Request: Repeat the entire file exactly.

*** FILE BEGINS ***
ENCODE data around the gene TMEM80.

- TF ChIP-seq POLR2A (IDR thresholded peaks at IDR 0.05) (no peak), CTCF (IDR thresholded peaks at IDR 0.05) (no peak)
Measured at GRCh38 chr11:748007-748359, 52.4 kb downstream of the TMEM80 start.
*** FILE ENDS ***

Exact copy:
ENCODE data around the gene TMEM80.

- TF ChIP-seq POLR2A (IDR thresholded peaks at IDR 0.05) (no peak), CTCF (IDR thresholded peaks at IDR 0.05) (no peak)
Measured at GRCh38 chr11:748007-748359, 52.4 kb downstream of the TMEM80 start.